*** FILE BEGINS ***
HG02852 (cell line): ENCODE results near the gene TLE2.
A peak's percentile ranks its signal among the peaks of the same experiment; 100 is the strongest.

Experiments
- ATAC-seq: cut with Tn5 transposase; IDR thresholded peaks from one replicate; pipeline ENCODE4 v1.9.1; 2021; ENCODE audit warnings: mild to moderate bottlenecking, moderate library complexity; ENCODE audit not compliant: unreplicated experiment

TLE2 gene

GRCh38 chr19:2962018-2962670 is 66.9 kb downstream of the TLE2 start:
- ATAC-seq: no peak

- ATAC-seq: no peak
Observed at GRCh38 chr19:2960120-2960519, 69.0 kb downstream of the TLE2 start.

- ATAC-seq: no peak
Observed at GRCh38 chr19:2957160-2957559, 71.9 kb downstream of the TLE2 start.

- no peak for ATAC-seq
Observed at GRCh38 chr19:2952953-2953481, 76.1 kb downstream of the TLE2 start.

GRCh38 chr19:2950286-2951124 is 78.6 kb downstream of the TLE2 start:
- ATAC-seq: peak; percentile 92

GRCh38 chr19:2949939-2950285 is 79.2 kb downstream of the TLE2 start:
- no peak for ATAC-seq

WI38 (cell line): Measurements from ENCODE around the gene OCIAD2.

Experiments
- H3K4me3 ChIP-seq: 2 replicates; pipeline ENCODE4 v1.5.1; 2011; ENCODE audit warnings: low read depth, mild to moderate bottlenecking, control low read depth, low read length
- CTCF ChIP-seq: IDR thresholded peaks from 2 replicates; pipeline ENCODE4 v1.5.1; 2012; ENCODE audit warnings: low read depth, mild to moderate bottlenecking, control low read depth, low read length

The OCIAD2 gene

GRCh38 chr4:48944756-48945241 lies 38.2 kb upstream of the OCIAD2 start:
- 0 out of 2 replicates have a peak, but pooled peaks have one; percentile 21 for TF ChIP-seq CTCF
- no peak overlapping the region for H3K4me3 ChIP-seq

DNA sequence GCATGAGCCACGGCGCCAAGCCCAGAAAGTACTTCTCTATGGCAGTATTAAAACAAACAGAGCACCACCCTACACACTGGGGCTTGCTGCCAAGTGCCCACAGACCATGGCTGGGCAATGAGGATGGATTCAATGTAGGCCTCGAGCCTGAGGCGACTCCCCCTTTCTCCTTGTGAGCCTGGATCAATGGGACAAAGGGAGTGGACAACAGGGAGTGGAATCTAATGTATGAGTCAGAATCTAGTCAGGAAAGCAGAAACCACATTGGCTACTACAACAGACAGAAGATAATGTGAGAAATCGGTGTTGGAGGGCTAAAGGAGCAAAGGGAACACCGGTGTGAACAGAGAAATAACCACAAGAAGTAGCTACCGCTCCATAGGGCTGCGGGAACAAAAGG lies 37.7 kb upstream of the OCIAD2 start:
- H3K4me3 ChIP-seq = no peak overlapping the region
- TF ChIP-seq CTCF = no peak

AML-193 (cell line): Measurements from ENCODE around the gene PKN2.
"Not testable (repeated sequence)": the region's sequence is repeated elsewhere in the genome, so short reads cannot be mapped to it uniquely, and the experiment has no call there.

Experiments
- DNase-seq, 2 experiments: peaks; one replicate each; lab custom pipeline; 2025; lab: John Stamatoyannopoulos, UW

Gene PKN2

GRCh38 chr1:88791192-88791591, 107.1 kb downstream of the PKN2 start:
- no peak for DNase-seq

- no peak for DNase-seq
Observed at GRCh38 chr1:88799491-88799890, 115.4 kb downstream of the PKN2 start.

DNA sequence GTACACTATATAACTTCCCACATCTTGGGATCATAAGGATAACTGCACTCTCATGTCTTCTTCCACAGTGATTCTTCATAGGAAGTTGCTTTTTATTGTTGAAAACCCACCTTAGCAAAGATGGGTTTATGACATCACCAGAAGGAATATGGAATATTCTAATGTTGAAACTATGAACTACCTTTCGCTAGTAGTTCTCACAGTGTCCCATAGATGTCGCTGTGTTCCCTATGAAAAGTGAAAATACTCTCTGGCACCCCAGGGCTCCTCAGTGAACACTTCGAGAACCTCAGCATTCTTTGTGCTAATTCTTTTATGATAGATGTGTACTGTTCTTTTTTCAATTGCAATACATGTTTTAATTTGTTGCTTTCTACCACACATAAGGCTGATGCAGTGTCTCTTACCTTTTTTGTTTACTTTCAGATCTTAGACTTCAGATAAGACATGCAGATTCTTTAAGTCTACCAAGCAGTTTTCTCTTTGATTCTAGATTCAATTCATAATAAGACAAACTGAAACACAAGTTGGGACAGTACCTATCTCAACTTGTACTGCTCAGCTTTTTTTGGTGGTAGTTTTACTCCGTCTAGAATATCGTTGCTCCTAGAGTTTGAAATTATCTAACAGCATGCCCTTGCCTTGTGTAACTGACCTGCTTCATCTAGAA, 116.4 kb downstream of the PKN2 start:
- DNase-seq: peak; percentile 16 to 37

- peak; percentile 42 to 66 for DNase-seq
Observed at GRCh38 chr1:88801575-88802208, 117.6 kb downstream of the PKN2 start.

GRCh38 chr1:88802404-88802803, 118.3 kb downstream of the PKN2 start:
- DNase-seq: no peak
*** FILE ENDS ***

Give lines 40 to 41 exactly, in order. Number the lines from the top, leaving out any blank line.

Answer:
- peak; percentile 42 to 66 for DNase-seq
Observed at GRCh38 chr1:88801575-88802208, 117.6 kb downstream of the PKN2 start.